essay entitled "Personhood, Property,
and Legal Competence" which was included
in The Great Ape Project and I was one of
the original signatories of the Declaration
on the Rights of Great Apes. I was the first
legal theorist to propose a theory of legal
personhood for the great apes. But I was
very careful in my 1993 essay to make the
point that although the great apes were
very similar to humans, that similarity
was sufficient for their being legal persons
but was not necessary. That is, I argued
that the only characteristic that is required
for personhood is sentience. If a nonhuman
can feel pain, then we have a moral obligation
not to treat that nonhuman exclusively as
a means to our ends. If that being has other
interests, then we ought to respect those
interests as well, but a theory of rights
should not be connected to this additional
set of interests beyond sentience. To put
the matter another way: just because a cow
does not have the same cognitive characteristics
as does a chimpanzee does mean that it is
OK to eat cow any more than the fact that
the cow may have different characteristics
from a fish mean that it is OK to eat the
fish. This is a central point in my newest
book, Introduction to Animal Rights: sentience
is the only characteristic that is necessary
to have the right not to be treated as a
thing or as property. Jane Goodall is currently
urging that African people eat goats instead
of chimpanzees. Why? Because chimpanzees
are more "like us" than are goats?
This makes no sense to me and Goodall's
position is the antithesis of the animal
FoA: For other animals,
what are the implications of this shift in
focus (from sentience to knowledge)?
Gary Francione: We find animal advocates
singing the praises of mathematically gifted
parrots, perceptive rescue dogs, and other
animals with impressive talents -- particularly
those whose intelligence can somehow be
put to our use.
FoA: So we need to do
away with seeing-eye dogs?
Francione: If we are serious about animal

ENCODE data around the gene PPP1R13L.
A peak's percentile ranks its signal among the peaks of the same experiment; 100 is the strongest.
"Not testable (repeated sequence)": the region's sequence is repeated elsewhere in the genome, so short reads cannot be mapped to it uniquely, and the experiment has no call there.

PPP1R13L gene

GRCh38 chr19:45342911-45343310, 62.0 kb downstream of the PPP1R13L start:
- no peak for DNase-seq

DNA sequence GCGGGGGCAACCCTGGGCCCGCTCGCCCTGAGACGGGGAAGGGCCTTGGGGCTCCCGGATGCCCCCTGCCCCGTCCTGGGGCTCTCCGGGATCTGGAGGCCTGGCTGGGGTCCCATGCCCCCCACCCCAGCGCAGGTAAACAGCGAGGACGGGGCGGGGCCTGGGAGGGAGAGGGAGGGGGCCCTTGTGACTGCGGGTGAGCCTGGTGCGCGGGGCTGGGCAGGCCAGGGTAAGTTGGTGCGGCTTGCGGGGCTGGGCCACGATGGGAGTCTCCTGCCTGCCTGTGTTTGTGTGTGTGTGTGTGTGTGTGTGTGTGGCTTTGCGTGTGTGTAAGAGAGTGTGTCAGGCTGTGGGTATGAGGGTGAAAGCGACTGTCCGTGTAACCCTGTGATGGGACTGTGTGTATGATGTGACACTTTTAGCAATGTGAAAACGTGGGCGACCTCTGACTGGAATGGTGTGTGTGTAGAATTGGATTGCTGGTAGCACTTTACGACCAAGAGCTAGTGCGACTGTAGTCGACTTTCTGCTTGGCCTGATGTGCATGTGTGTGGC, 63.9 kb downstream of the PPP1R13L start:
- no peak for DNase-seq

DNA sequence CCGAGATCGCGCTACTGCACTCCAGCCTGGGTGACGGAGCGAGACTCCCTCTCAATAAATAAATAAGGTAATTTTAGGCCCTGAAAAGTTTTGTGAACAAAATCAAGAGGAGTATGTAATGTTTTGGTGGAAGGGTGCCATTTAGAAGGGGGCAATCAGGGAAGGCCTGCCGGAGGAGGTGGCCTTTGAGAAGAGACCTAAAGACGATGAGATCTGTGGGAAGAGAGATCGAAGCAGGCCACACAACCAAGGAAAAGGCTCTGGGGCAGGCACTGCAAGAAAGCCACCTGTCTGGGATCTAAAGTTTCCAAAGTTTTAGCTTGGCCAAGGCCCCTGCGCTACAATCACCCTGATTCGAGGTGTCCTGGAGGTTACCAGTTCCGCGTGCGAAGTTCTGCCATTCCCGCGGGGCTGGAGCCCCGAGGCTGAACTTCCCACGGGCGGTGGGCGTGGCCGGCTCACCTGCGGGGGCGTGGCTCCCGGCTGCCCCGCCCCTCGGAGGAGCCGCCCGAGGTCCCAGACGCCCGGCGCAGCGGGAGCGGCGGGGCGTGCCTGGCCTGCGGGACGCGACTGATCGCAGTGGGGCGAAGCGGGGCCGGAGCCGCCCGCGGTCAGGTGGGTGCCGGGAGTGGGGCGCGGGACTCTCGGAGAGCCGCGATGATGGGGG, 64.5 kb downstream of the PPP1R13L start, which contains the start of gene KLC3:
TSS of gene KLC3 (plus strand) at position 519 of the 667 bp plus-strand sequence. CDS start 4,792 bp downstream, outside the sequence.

rights, we have a responsibility to stop
bringing them into existence for our purposes.
We would stop bringing all domestic animals
into existence for human purposes.
FoA: We have discussed,
in previous issues, your views on the law
known as the CHIMP Act. Tragically, your warnings
were not heeded. And, as you had predicted,
a law that further entrenches the property
status of nonhuman apes has passed. What does
This terrible law was supported by PeTA,
the National Antivivisection Society, the
American Antivivisection Society, and prominent
board members of the New England Antivivisection
Society. Such support was a clear signal
to the scientists that they may proceed
with their business of psychological and
biomedical research, and that they may do
so unhindered -- even supported -- by groups
who have spoken out in the past against
such things. We now see that the vivisectors
can get PeTA, the "antivivisection"
groups, and Jane Goodall on their side.
What does this portend for the future? It
is fairly clear that the use of animals
in experiments may proceed without any serious
critique from the animal movement; indeed,
the animal movement is actually decreasing
its opposition to vivisection.
FoA: We had better wake
up the movement quickly then. You mentioned
Peter Singer and PeTA as not promoting the
idea of abolishing property status. But both
seem central to the public idea of what animal
rights people do. Can they be considered responsible
for the advocacy movement's ineffective position?
Gary Francione: Ironically, Singer
and PeTA together have eviscerated the animal
rights movement in the United States. PeTA
president Ingrid Newkirk has informed us
that Peter Singer is an intellectual who
looks at all nuances of an issue. Newkirk
was defending an essay called "Heavy
Petting," in which Singer had something
nice to say about the idea of having sex
with calves -- sex with baby cows. I quote:
"They have penises and vaginas, as
we do, and the fact that the vagina of a
calf can be sexually satisfying to a man
shows how similar these organs are."
Now, I can appreciate a good nuance now
and then, but I draw the line at baby cows.
And then we've got PeTA bringing Playboy
models to Capitol Hill, to attract the attention
of legislators. PeTA trivializes activism
just as Peter Singer trivializes the theory
of animal rights. Combined, these people
have managed to turn a serious idea into
a peep show.
I think some of these leaders need to take
some time off to learn how to respect human
personhood before they continue their campaigns.
Instead of thinking about intellectual nuances,
PeTA ought to pay attention to the rather
obvious fact that to link animal rights
with Playboy's philosophy sends a profoundly
disturbing message. If animal rights can
make room for pornography, what kind of
social movement is that? Some critics have
said that the animal rights movement is
corroded by the attitudes of people who
do not like other human beings. It's time
to consider this criticism seriously. Fundamentally